Summer Sights July 21, 2014
Our farm is operating at full speed. We are in the middle of the summer harvest. The tall tomato vines are still yielding precious little gems, but the plants are beginning to look old and tired. The tips of their vines are bright green with new growth, but closer to the ground, shades of yellow and brown can be seen. The tomatoes have grown all the way up the top of the five-foot stakes that were placed in the ground to guide them toward the sun. At the other end of the farm are second and third plantings that are just starting to be harvested. Beyond that is a fourth planting that we have not taken a tomato from yet. These plants are vibrant green with no sign of fading despite the heat.
Next to the first tomato field sits our melons, which were first planted on the east end, which is where the harvest is happening now. The melon plants have grown to cover the entire field, leaving no view of the brown dirt, only the green of melon plant with the occasional shiny melon. The melon plants on the west end of the field, which were the last to be planted, are a more vibrant green, and the sun highlights the new vines that are stretching up toward the sky, holding their little yellow melon flowers out for the bees to pollinate – soon those flowers will be weighted down with a quickly growing little melons.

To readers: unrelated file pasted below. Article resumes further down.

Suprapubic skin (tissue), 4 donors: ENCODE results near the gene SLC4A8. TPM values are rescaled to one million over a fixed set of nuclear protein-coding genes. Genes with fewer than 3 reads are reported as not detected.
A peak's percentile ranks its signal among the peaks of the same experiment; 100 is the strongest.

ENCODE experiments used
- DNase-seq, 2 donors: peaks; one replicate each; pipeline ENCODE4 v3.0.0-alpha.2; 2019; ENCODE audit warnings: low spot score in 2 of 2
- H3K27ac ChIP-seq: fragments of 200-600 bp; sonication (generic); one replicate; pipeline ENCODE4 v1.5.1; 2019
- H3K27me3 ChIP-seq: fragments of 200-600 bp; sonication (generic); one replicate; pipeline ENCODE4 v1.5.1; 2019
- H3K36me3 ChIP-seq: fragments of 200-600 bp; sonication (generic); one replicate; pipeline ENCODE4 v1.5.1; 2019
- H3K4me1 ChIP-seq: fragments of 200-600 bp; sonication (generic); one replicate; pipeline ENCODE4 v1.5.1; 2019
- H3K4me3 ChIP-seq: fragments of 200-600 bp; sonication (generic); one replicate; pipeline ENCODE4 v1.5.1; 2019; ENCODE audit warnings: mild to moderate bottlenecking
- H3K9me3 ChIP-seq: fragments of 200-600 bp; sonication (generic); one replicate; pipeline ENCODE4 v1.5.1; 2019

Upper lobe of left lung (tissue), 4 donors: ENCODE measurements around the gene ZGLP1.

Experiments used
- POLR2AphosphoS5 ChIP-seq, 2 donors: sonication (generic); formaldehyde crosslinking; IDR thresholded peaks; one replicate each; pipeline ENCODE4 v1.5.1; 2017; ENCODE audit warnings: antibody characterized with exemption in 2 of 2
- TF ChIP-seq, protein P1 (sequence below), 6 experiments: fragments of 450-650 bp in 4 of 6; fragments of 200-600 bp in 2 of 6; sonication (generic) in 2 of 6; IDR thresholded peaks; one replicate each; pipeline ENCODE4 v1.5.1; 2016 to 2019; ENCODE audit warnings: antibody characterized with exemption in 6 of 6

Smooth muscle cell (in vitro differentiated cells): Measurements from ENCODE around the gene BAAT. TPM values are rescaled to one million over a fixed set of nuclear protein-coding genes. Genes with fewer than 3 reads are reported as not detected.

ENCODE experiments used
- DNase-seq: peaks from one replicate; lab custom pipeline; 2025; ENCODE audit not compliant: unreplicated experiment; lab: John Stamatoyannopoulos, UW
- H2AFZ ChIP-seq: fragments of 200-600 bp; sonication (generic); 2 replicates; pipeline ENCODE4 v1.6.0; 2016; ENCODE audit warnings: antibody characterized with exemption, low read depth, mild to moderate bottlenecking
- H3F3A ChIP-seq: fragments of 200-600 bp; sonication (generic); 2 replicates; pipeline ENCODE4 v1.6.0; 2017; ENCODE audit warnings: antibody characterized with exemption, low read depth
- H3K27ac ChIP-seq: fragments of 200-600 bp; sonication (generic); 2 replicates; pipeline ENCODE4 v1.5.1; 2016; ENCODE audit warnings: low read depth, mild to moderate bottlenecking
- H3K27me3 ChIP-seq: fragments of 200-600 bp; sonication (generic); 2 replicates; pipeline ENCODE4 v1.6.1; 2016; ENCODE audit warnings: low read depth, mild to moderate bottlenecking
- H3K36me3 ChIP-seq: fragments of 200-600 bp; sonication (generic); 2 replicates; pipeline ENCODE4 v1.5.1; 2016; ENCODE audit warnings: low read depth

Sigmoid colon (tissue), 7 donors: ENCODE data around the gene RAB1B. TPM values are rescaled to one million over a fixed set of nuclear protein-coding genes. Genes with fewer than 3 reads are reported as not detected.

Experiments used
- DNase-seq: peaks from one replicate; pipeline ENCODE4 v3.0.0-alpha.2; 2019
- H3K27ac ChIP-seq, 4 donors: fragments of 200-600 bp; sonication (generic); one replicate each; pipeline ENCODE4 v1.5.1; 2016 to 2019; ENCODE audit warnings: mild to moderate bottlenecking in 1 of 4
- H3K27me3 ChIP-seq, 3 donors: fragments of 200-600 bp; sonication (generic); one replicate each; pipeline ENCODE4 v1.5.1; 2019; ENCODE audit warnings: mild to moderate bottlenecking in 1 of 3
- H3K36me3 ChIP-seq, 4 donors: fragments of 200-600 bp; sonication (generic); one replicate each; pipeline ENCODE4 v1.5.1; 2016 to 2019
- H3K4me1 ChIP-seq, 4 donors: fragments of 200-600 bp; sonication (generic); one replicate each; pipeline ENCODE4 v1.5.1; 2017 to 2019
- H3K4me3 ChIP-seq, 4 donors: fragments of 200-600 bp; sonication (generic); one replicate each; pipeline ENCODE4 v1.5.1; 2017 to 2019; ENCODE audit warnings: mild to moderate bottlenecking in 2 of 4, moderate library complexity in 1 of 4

Beyond both of those fields is our creek, which is less of a creek and more of a series of puddles. In these puddles, moss is growing like crazy. Tracks of deer, raccoons, coyotes, birds, rabbits, squirrels and the occasional fresh water otter are easy to find. Some of the holes are big enough and replenished quickly enough that we are able to irrigate from these natural springs, but the majority of our farm’s irrigation water is being pumped from a precious groundwater resource. In the absence of this groundwater, our farm would be dry and dead.
Farm evenings are amazing this time of year. The fields back up to the creek mark the line from which the golden hills rise in small mounds toward the sky. The sky has been filled with unique summer clouds that offer a texture much more rich that a clear sky. In the final hour of the day, the smoke in the atmosphere from wild fires is coupled with the amber glow of our sun’s golden hour. Combined with the farm’s fields, hills and clouds, the farm atmosphere puts on a show that might compete with the World Cup.
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